Centuriate to return consuls and praetors first, then the full gamut of patricians and plebeians in the Popular Assembly to return the more minor magistrates, and finally the tribes in the Plebeian Assembly, which restricted its activities to the election of plebeian aediles and tribunes of the plebs.
If you examine science in its everyday aspect, of course you find that scientists run the gamut of human emotion, personality and character.
Through the adapted senses of these unfortunates, the parasites intended to explore this new world and run through another gamut of experience.
At times when they listened intently, especially when they closed their eyes, there came to them a subdued, steady bourdon, profound, unceasing, a vast, numb murmur, like no other sound in all the gamut of nature--the sound of a city at night, the hum of a great, conglomerate life, wrought out there from moment to moment under the stars and under the moon, while the last hours of the old year dropped quietly away.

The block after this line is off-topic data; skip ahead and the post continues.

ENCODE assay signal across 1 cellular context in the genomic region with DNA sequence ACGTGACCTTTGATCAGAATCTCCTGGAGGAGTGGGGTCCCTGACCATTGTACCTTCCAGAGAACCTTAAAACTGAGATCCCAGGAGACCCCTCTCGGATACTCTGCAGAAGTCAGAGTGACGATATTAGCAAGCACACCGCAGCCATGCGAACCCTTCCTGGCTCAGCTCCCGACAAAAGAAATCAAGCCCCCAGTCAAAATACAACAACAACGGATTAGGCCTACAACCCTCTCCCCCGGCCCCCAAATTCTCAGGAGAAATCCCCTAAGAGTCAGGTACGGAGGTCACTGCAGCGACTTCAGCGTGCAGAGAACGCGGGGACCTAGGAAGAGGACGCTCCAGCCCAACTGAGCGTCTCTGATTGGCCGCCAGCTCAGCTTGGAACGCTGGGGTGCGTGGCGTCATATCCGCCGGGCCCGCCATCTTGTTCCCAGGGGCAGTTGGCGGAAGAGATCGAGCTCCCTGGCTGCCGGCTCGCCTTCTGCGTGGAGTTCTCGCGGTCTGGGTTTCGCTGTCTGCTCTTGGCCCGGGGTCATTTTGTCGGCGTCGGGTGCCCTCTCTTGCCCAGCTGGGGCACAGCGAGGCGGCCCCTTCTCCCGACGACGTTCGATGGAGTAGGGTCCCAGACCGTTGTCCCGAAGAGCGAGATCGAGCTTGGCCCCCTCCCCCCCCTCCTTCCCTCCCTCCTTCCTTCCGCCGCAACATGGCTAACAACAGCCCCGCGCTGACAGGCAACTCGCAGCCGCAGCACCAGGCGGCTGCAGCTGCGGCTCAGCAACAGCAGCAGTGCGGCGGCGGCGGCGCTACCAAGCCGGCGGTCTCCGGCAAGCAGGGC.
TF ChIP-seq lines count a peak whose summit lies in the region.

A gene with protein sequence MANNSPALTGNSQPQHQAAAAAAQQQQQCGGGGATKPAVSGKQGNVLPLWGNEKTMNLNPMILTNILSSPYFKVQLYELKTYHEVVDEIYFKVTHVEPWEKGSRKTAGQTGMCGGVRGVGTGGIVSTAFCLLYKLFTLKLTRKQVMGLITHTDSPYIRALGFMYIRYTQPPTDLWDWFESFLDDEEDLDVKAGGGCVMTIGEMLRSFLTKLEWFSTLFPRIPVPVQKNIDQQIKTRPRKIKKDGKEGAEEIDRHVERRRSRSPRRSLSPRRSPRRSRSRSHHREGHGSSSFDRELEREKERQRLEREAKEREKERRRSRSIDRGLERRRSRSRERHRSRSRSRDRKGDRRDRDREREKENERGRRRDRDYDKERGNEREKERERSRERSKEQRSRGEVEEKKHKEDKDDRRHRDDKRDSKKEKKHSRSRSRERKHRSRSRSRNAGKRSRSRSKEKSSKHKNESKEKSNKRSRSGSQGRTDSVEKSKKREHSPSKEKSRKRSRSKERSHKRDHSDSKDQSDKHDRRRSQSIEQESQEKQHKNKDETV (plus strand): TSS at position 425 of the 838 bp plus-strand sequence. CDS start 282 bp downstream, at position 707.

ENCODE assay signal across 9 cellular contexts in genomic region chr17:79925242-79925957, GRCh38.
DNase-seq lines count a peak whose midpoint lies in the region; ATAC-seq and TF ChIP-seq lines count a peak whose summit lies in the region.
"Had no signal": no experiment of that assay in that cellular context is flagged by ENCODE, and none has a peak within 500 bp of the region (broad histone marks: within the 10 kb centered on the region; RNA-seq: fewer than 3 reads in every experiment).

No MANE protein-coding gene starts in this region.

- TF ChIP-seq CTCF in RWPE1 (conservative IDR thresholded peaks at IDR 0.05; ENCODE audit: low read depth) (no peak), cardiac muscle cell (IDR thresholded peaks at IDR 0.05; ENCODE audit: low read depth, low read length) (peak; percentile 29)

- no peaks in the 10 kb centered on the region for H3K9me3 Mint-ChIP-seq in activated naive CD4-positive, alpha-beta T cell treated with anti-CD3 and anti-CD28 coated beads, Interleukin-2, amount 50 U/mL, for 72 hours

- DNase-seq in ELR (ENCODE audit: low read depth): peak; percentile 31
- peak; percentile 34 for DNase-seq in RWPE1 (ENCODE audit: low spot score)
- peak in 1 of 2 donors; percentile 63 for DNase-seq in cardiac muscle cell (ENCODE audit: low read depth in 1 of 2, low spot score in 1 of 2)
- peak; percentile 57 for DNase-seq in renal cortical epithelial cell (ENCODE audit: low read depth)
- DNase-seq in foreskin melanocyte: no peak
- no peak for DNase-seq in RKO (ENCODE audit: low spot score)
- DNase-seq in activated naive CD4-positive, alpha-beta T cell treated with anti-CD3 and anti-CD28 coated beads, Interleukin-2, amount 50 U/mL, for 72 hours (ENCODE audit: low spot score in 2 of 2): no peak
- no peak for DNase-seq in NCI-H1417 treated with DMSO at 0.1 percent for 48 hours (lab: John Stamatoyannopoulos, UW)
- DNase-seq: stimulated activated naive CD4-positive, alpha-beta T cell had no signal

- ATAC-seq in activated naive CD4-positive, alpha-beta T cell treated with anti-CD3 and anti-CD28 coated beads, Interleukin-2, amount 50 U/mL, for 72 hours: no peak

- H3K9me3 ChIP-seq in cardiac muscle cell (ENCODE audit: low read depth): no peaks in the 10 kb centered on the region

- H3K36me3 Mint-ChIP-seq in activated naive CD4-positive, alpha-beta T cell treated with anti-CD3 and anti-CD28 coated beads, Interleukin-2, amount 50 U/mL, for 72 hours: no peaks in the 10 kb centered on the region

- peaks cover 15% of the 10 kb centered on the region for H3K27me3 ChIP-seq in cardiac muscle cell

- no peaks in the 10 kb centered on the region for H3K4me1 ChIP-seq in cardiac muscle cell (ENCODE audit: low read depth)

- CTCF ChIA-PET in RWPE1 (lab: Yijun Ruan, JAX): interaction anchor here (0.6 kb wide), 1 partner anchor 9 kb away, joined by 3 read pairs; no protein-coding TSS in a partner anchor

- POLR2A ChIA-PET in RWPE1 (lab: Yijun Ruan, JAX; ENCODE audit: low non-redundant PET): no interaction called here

Cal watched him move from table to table, watched his face run a gamut of hammy theatrical expressions, each one donned and doffed like a Commedia del Arte mask.
Their talk ran the gamut from the conservancy district to the death of Betita Cordova, who fell in the gorge in the snow on the same day John F.
His first song ran a gamut of transparent double entendre and monothematic suggestion that would have brought blushes to the cheeks of the blowsiest barmaid, ana was accordingly received with tumultuous applause.
A dozen chance gestures indicated the torment of her spirit——the constant rapping of her knife against the table, her bread crumbed to pieces but uneaten, the frequent change from posture to posture of her full and flexible figure, shifting through that broad range of attitude——the very gamut of gracefulness——familiar to Italian women.
After that date, however, they assumed a very singular and terrible cast as they ran the gamut betwixt dronings of dull acquiescence and explosions of frantic pain or fury, rumblings of conversations and whines of entreaty, pantings of eagerness and shouts of protest.
These were exploding weapons that ran the gamut, from the lowest-calibre handguns and rifles to the most sophisticated weapons of modern warfare - thousand-round automatic machine guns with spiralling clips on near-weightless frames to laser-guided rockets to be fired from the shoulder, an arsenal for terrorists.